Are Your Home Cleaning Products Making Your Symptoms Worse?

A Clean Place Is A Safe Place

This post is inspired by a recent breakout of hives that I experienced. I was staying at a friend’s house and as soon as I got in the bed that I was staying in I smelled a very strong scent of fabric softener.

hivesI started feeling itchy but it had been a long day and I was very tired and fell fast asleep. I woke up a few times during the night feeling itchy but was too tired to do much about it and was luckily able to fall back asleep.

When I finally awoke in the morning and started coming to, my entire backside felt extremely itchy. I went to itch my back and it felt hard and lumpy. I went to the bathroom and looked in the mirror and I was completely covered in hives. It was uncomfortable to say the least.

I don’t use any chemical detergents or fabric softeners and as a result I am very sensitive when I am exposed to them. I can also tell right away when someone uses spray on deodorant in my gym. If I’m in the sauna and someone comes in wearing it I need to leave immediately because it smells so strong to me and makes my eyes water.

There are 150 chemicals found in the home that cause inflammation and are connected to allergies, birth defects, cancer and psychological disorders. What makes these so dangerous is that we can’t see, smell or taste most of these, yet they can have a huge impact on our health.

Cleaning products can cause inflammation and trigger your Lyme symptoms.

From toilet bowl cleaners to laundry detergent, synthetic, chemical-based cleaners are an enormous source of health issues and environmental pollution.

For example:

  • Tide laundry detergent has high levels of 1,4-Dioxane, a carcinogen
  • Fabric softeners are filled with synthetic fragrances that cause acute effects such as respiratory irritation, headaches and auto-immune reactions. They also contain quaternium and imidazolidinyl, which are both formaldehyde releasers and can cause hives on the skin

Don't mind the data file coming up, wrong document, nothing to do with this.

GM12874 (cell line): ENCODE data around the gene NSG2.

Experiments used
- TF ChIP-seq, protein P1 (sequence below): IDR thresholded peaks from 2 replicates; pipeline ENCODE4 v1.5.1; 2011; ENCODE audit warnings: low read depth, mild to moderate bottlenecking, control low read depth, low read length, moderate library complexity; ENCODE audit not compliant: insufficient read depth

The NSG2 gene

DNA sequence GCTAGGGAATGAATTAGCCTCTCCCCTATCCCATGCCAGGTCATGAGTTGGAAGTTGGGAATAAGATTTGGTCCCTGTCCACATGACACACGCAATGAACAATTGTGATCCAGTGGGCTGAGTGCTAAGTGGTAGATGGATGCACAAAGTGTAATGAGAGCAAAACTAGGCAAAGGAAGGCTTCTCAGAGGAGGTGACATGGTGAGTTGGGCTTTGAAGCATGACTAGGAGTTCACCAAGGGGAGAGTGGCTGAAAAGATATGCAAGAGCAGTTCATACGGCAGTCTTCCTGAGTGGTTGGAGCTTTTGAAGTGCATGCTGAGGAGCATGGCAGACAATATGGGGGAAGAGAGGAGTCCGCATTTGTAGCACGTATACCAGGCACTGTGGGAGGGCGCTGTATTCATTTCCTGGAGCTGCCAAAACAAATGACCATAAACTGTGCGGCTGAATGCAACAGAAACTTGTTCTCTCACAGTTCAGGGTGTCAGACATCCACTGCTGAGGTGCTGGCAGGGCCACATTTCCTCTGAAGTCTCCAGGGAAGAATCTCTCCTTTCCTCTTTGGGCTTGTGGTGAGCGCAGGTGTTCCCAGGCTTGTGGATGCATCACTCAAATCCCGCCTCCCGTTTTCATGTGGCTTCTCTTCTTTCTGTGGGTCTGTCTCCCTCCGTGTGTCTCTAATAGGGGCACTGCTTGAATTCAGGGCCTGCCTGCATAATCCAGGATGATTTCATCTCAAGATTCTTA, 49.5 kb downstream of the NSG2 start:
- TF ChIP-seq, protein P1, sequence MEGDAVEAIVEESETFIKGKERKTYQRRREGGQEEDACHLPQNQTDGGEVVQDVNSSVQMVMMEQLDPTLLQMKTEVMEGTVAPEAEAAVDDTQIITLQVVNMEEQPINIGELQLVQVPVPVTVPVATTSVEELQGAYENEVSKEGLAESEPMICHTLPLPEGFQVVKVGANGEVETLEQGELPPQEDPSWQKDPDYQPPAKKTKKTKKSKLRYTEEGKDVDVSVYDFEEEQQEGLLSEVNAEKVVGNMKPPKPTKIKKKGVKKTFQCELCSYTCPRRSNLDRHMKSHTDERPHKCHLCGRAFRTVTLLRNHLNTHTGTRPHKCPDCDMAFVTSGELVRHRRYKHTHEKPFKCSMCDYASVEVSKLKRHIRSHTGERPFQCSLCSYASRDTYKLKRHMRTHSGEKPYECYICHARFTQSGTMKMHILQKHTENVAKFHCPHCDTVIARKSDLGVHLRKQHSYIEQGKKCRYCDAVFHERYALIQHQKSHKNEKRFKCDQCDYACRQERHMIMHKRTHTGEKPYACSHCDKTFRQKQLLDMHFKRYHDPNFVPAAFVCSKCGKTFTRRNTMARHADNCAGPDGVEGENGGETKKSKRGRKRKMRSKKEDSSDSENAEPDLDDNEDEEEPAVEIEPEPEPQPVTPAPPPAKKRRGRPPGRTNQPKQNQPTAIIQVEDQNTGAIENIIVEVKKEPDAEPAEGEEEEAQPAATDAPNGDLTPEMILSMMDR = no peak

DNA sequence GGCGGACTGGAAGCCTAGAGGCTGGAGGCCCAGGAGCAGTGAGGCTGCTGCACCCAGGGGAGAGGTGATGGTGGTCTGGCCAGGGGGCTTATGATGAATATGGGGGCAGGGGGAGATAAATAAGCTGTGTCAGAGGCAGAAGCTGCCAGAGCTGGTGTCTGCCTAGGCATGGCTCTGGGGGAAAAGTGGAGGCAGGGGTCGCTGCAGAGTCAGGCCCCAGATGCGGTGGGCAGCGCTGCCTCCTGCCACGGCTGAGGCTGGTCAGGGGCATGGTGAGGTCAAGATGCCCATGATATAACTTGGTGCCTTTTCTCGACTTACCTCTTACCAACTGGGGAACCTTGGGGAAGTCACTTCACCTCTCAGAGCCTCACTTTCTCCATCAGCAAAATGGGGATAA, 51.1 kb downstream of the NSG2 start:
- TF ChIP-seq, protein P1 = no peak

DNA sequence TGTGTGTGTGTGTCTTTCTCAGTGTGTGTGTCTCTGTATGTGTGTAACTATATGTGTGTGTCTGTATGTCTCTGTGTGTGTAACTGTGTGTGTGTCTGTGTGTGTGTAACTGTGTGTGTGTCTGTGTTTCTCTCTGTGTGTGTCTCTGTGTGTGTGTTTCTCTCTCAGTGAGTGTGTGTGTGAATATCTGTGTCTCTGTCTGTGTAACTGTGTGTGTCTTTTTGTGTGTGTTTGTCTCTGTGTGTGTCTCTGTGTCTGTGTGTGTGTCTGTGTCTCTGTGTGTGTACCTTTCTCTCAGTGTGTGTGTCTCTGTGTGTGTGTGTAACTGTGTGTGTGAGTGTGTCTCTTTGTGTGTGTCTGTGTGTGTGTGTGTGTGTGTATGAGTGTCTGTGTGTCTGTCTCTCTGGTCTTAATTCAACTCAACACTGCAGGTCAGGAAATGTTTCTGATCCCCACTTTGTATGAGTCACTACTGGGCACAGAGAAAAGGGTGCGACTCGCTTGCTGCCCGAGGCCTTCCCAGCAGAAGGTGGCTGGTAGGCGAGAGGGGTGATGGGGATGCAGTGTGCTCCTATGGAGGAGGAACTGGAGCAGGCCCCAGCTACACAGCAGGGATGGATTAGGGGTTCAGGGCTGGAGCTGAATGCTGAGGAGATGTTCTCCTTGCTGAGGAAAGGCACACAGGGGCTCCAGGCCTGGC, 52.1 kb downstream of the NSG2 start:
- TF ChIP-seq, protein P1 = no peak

• Scented Soaps – 95% of the chemicals used in fragrances are made from petroleum products. Many are known to cause cancer, birth defects, and damage to lungs, brain, and nerves

You have a few options if you want to avoid these toxic chemicals. One is to make your own cleaning products using a few basic ingredients: lemons, baking soda, white vinegar, borax, and cornstarch. Here’s how you can use them on their own or you can combine for a variety of cleaning tasks:

  • Lemon – a natural acid that is effective against most household bacteria
  • Baking Soda – cleans and deodorizes
  • White Vinegar – cuts grease, removes mildew, odors, some stains and removes wax build-up
  • Borax – this is sodium borate. It cleans, deodorizes, disinfects, softens water, cleans wallpaper, and is good for cleaning painted walls and floors. It also kills many insects
  • Cornstarch – can be used to clean windows, polish furniture, shampoo carpets and rugs

If DIY home cleaning products is not your thing, check out for a great selection of Non-toxic home cleaners.

For more reasons to rid your home of these toxic chemicals, check out this reference from the Environmental Working Group – Cleaners Database Hall of Shame. What they have uncovered should alarm everyone, especially if you are dealing with a chronic illness or have small children crawling around your floors and touching everything.

“Green” and “Natural” are some of the most abused marketing terms and really don’t mean a thing. For example one of the worst offenders here is Simple Green Concentrated All-Purpose Cleaner, labeled as non-toxic and biodegradable. Sounds pretty innocuous, right? It turns out it contains 2-butoxyethanol, a solvent that can be absorbed through the skin that damages red blood cells and irritates eyes.

I used my fair share of these products over the years before I knew better so do your homework if you want to avoid additional toxins in your home.

Another great resource is the EWG guide to cleaners.